As questions about future returns swirl, advisors seek shelter for clients
It's been quite a run. Since the start of the current bull market, the S&P 500 has delivered an annualized total return of 17.58% (through October 2019). That compares with a 10.24% annualized total return for the index since 1926, according to S&P Dow Jones Indices. Still, that performance doesn't necessarily indicate stocks will tumble, some advisors say.
“I’m not particularly worried that the next decade will be bad [just] because the current one has been good,” says Ken Waltzer, managing partner at KCS Wealth Advisory in Los Angeles.
Waltzer notes that the period from 2000 to early 2009 was a poor one for stocks in the overall context of the S&P’s total returns during that time. Four of those nine years saw negative total returns for the index. Three others were positive but below the mean since 1926. Only two years saw significant gains, but they were overshadowed by the weaker years. The dot-com bust and the financial crisis generally negated those two good years.
Even though Mark DiGiovanni, president of Marathon Financial Strategies in Grayson, Georgia, concedes that domestic stocks “might be running a little hot at the moment,” he doesn’t want people to start believing that past is prologue.
“I’ve tried to make sure that the clients don’t start thinking that this [extended bull market] is the new normal,” he says. He credits the financial crisis with setting the stage for the current bull. “From that point, you almost had no place to go but up,” he says.
Roger Ma, founder of financial planning firm lifelaidout, based in New York, agrees that the immediate past does not foretell the future. “We’re not assuming 10%, 15% or 20% returns," Ma says. "No one really ever knows what the sequence of returns is going to be from one year to another.” As a result, Ma assumes long-term annual returns of 5% to 7% when creating plans for clients. That may seem low to clients based on recent returns from their stock portfolios. It may also mean adjustments in thinking about retirement.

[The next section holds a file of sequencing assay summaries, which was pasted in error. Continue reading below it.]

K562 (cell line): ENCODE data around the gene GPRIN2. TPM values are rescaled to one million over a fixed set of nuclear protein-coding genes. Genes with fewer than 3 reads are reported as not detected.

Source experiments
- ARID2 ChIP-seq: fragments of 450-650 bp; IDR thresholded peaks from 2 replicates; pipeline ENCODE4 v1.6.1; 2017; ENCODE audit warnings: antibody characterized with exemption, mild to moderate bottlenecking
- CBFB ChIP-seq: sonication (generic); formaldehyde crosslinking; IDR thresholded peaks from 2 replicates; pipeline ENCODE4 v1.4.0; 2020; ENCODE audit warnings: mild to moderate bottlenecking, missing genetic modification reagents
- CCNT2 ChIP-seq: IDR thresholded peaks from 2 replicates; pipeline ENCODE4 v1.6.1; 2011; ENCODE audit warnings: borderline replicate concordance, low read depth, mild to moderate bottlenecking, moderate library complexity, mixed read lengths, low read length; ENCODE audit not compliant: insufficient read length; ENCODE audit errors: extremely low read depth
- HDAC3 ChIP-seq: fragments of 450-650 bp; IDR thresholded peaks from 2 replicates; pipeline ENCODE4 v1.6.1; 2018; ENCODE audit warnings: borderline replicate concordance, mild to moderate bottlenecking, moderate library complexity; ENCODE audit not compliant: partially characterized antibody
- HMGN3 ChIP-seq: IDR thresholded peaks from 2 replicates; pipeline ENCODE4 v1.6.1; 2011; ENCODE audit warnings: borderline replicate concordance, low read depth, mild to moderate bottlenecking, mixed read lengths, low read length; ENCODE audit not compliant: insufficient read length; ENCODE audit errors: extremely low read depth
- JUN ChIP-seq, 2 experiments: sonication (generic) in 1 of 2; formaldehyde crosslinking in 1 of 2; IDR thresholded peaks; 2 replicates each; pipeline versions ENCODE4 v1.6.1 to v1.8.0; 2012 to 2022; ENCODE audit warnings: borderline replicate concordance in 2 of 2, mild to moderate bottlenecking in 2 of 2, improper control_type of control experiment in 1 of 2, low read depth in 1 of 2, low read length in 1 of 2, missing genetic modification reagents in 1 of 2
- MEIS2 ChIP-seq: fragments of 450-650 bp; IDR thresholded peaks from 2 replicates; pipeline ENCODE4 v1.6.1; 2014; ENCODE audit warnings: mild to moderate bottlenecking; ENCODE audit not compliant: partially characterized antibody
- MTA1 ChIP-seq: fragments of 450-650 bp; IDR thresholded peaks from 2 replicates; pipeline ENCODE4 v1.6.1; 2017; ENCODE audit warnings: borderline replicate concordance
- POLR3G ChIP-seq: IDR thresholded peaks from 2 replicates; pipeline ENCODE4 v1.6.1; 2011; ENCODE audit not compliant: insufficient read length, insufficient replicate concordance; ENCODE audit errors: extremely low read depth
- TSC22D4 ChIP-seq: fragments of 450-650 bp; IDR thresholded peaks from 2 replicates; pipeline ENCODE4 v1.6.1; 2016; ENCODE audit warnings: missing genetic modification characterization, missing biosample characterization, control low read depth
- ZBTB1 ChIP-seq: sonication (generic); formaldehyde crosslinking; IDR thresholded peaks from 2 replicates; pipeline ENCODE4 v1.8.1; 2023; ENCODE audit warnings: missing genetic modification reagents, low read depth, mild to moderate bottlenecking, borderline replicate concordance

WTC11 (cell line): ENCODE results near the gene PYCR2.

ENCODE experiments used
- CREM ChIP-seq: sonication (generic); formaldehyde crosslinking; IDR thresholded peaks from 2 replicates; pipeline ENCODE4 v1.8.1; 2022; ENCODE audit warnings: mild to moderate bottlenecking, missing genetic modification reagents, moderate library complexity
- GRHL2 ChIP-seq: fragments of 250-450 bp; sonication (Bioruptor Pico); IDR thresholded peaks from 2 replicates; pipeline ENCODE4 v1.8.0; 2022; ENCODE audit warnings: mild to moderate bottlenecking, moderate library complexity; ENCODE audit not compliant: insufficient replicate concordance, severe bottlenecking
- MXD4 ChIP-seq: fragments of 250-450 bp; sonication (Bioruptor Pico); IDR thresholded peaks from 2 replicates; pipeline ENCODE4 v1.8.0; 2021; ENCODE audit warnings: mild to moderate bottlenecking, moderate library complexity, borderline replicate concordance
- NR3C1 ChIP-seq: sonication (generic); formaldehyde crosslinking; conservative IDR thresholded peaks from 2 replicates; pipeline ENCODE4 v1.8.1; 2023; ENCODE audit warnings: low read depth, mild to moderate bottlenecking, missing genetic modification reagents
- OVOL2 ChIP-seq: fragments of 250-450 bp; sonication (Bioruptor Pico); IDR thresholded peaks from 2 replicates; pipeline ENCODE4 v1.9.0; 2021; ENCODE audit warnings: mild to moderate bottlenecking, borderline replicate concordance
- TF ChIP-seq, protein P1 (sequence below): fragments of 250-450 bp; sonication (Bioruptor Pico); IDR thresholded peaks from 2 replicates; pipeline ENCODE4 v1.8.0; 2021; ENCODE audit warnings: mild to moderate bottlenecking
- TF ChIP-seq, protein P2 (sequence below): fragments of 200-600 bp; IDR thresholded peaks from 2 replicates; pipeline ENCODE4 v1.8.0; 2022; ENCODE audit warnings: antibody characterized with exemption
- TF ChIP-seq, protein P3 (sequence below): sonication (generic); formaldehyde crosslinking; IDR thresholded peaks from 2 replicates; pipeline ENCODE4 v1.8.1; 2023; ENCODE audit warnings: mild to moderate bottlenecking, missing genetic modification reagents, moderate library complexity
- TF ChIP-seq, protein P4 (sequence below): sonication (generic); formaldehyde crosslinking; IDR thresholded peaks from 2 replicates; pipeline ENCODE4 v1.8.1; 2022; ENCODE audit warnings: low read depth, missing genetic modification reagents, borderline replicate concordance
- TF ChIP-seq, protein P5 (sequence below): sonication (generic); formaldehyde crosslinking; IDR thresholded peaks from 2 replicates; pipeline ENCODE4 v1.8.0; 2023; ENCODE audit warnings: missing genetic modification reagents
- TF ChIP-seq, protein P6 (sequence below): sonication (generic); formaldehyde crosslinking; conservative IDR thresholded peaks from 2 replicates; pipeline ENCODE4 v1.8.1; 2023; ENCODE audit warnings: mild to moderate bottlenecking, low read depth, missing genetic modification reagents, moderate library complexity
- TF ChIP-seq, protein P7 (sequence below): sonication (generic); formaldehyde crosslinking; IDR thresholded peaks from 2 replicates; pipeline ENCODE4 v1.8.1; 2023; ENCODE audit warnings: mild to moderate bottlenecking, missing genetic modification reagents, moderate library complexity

Ma observes that although clients can’t control the markets, “there are a lot of other levers that they can control to help mitigate this risk.” The biggest, he says, is spending. “Decreasing your living expenses can have a significant impact on how much you need to save for retirement.”
But if U.S. stocks do slow their advance in the years ahead, are there any asset classes that could take up part of the slack?
Andy Kapyrin, co-director of research at Regent Atlantic in Morristown, New Jersey, is looking to foreign stocks.
“Valuations for foreign assets, both developed and emerging, are well below their historical norms,” he says, arguing that although day-to-day news can make investing in foreign stocks look daunting what with the trade war and Brexit, it’s difficult to realize that you are “buying a pool of businesses that have less exposure to the news flow than you might expect.”
Kapyrin notes that they typical U.S. investor has between 10% and 20% of assets invested abroad and opines that over the coming 10 to 20 years, 30% to 40% would be a better goal.
But Jim McDonald, chief investment strategist at Northern Trust, which sponsors FlexShares ETFs and Northern mutual funds, says that in the near future, foreign stocks may simply match U.S. equity performance.
“The returns of all asset classes are likely to be lower over the next five years,” he says. McDonald expects all developed markets to return about 5.7% annually over that period.
Real assets can boost yield and reduce exposure to traditional stocks, observes McDonald, whose firm favors stocks of companies in real estate, infrastructure and natural resources.
“Owning the equities of the producers of the commodities is a much better investment than owning futures on the commodities themselves,” he says.
Waltzer seeks an edge for his clients through preferred issues, emerging market debt and convertibles. Mostly he buys individual issues, citing the high cost of mutual funds and the tendency to lump bad holdings with good in many ETFs.
But for many planners, including DiGiovanni, the key is asset allocation. He also earmarks cash for client needs ups to 18 months out and bonds for another five years out, minimizing the need to tap equity holdings.
Ma admits to a “boring” asset allocation. “My focus is on keeping costs low and maintain a portfolio that is as tax efficient as possible,” he says.